Wall Street Woes: Morgan Stanley Cuts 1,600 Jobs

By: EW News Desk Team   Date: 15 December 2011

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15 December 2011

As the banking sector continues to reel from the trauma of the financial crisis, 1,600 employees at Morgan Stanley will lose their jobs in the first quarter of the coming year.

According to Morgan Stanley, the cuts will affect 2.6 percent of its 62,648 strong global headcount. Bank spokesperson Mark Lake said that the cuts will occur globally and will include analyst, associate, vice president, executive director and managing director levels.

Last week, Citigroup announced it would eliminate 4,500 jobs, or 1.5 percent of its global headcount of 267,000 headcount.

Related: Citigroup to incur $400 million cost to cut 4,500 jobs

Related: Citigroup pays US$285 million to settle fraud charges

Swiss lender UBS also has told investors it will downsize its investment bank to 16,000 people by 2016 from the current 18,000 as the bank tries to reduce its exposure to risk.

In September, Bank of America Corp said it would cut 30,000 jobs over the next few years.

Related: Despite a US$2.3 billion trading scandal, UBS sees profit for Q3

Reuters commented that these “cuts come as banks see their profitability sink amid the weak global economy and European debt crisis. Clients are holding back on trading and dealmaking activity until markets become less volatile. At the same time, the value of securities banks hold for investments, clients or market-making purposes has declined, further hitting the bottom line.”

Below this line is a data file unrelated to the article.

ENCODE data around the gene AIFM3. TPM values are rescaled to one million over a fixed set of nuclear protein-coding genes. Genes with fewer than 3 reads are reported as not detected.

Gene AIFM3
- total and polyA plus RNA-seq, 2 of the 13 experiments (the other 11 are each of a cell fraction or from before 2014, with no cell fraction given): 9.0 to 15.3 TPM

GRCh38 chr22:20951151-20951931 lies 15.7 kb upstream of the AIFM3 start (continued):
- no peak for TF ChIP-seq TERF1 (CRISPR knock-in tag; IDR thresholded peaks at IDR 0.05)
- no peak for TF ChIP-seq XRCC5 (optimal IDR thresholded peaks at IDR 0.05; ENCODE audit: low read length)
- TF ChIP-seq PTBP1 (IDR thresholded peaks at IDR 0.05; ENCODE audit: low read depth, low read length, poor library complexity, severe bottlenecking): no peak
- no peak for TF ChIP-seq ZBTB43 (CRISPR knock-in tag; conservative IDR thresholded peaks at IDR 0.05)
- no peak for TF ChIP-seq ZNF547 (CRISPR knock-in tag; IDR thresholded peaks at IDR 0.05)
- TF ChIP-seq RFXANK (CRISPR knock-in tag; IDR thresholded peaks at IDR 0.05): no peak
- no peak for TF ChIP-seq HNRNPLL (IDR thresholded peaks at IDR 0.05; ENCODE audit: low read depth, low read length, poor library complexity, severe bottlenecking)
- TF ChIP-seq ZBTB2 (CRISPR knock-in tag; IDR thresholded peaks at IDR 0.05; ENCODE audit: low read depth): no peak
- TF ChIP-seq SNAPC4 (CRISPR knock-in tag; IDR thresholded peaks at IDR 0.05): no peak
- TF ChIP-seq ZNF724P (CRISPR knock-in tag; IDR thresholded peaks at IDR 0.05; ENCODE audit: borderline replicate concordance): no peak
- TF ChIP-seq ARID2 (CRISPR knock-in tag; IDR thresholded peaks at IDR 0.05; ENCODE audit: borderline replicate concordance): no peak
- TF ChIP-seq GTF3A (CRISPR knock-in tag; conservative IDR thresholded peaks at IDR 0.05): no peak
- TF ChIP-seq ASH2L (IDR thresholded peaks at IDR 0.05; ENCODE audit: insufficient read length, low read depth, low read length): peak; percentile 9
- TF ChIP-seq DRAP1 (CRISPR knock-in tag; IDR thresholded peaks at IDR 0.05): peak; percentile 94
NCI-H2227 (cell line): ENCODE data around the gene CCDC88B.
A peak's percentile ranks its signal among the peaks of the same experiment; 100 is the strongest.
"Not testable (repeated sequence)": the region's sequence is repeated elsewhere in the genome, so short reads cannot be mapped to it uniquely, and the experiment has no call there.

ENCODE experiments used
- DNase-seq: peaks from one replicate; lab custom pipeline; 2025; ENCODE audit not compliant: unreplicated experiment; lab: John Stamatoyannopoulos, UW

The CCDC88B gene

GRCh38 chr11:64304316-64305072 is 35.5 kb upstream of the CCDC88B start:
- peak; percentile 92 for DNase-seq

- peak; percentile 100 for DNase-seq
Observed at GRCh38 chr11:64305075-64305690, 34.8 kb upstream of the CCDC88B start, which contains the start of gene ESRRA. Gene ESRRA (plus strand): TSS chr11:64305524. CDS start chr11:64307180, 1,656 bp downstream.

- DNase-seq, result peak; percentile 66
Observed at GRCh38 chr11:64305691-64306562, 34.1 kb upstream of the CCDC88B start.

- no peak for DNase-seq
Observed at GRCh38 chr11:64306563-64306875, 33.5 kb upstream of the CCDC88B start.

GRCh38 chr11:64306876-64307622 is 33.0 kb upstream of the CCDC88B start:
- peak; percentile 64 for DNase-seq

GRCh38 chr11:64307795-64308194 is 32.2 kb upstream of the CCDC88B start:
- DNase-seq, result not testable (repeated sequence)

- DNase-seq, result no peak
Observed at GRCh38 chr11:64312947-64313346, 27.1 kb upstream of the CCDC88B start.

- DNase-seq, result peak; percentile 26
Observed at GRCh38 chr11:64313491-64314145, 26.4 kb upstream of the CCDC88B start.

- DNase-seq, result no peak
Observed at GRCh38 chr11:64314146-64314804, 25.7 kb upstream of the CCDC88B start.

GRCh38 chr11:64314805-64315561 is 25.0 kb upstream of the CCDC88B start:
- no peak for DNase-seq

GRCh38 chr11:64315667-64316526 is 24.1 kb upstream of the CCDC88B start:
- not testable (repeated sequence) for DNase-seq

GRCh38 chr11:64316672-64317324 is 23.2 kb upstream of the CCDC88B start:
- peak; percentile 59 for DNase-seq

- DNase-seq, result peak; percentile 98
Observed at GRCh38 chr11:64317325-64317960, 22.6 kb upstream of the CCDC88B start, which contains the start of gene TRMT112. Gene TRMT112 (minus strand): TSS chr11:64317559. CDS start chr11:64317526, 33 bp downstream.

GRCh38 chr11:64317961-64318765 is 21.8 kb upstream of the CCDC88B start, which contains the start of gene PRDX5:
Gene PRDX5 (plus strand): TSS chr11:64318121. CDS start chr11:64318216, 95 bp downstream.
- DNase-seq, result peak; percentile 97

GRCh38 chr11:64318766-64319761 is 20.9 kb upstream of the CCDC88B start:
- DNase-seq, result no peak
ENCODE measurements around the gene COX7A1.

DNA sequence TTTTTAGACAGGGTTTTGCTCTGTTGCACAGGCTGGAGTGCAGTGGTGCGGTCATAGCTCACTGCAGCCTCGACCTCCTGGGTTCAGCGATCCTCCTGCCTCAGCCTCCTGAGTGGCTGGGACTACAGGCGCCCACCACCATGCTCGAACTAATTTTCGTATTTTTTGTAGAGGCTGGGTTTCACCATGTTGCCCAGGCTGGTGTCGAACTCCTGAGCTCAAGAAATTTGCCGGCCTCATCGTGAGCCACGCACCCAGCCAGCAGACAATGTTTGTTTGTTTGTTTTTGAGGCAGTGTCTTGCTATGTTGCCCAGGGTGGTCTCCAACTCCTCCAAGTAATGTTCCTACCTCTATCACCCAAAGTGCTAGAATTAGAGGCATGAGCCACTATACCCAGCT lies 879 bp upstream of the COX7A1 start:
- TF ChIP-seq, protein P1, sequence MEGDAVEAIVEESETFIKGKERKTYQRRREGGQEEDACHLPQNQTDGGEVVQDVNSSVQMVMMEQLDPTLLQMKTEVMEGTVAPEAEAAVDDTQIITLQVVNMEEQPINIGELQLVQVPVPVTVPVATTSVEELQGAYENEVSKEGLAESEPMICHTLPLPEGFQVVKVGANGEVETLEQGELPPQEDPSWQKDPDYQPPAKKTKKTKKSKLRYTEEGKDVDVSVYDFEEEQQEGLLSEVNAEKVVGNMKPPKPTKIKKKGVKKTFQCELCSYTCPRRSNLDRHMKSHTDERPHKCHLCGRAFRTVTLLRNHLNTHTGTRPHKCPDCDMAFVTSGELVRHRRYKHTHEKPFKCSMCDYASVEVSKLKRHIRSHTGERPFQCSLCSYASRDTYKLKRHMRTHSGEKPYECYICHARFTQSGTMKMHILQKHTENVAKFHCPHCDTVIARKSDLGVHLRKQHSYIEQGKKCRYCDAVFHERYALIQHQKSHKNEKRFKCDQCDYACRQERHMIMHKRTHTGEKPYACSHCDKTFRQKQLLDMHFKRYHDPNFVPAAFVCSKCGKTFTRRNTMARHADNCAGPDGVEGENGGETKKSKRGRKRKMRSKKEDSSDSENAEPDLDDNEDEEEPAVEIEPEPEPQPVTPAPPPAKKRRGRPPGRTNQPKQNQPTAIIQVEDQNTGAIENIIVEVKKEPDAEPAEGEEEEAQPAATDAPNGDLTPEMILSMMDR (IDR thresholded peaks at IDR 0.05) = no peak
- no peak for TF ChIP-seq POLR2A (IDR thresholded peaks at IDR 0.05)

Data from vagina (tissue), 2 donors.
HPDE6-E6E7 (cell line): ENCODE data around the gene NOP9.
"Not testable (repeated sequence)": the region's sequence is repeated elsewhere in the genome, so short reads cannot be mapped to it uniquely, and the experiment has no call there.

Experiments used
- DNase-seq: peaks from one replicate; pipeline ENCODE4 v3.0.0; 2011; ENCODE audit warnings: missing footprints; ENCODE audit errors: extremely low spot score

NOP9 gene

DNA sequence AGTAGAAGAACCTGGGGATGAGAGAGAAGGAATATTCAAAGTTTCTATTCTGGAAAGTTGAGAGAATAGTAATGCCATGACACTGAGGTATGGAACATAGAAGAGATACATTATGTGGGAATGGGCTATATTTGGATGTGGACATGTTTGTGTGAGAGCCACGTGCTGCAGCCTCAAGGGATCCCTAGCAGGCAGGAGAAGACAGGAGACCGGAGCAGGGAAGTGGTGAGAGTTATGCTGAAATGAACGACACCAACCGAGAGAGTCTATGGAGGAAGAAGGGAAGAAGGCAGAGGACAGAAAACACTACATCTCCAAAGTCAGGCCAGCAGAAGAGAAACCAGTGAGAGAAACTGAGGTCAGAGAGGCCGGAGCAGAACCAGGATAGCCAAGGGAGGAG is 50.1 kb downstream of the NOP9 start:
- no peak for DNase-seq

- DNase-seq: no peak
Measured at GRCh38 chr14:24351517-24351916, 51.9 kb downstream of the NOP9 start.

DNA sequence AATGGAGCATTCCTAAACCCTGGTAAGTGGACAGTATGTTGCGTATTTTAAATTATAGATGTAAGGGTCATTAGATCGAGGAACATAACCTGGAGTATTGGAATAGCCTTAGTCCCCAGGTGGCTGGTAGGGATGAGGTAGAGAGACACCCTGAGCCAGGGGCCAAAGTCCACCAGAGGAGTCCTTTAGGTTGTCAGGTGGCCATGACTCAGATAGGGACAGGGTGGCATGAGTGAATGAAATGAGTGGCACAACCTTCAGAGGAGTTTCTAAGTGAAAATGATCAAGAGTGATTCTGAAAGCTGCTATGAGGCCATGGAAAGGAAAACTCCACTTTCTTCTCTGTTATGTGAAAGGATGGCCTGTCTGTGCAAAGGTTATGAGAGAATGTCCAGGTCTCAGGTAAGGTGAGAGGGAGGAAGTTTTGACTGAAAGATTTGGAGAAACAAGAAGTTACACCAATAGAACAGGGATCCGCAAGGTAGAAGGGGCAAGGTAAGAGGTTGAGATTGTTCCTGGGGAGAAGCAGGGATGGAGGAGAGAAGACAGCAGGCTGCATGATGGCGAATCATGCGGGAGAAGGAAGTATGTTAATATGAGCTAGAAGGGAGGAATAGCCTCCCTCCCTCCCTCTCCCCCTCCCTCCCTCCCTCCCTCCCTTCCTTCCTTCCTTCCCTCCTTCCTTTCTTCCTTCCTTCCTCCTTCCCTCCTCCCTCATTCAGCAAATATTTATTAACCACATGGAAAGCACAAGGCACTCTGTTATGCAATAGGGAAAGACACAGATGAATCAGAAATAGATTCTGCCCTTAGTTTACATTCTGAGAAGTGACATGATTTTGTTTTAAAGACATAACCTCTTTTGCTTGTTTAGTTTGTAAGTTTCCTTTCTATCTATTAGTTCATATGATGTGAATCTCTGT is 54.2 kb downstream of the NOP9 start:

As more information of the Morgan Stanley downsize is made clear, the Wall Street Journal reports that the Bank is redeploying certain Singapore-based roles supporting its finance and operations divisions, including shifting product control jobs to India, and some management-reporting roles to Hungary, the people said.

The move is part of the firm's strategy to raise business efficiencies and cut costs, they said.

"Singapore is getting more expensive partly due to a stronger currency. It's getting close to Hong Kong in terms of costs, so it doesn't make sense to keep those functions here," one of the people said.

 

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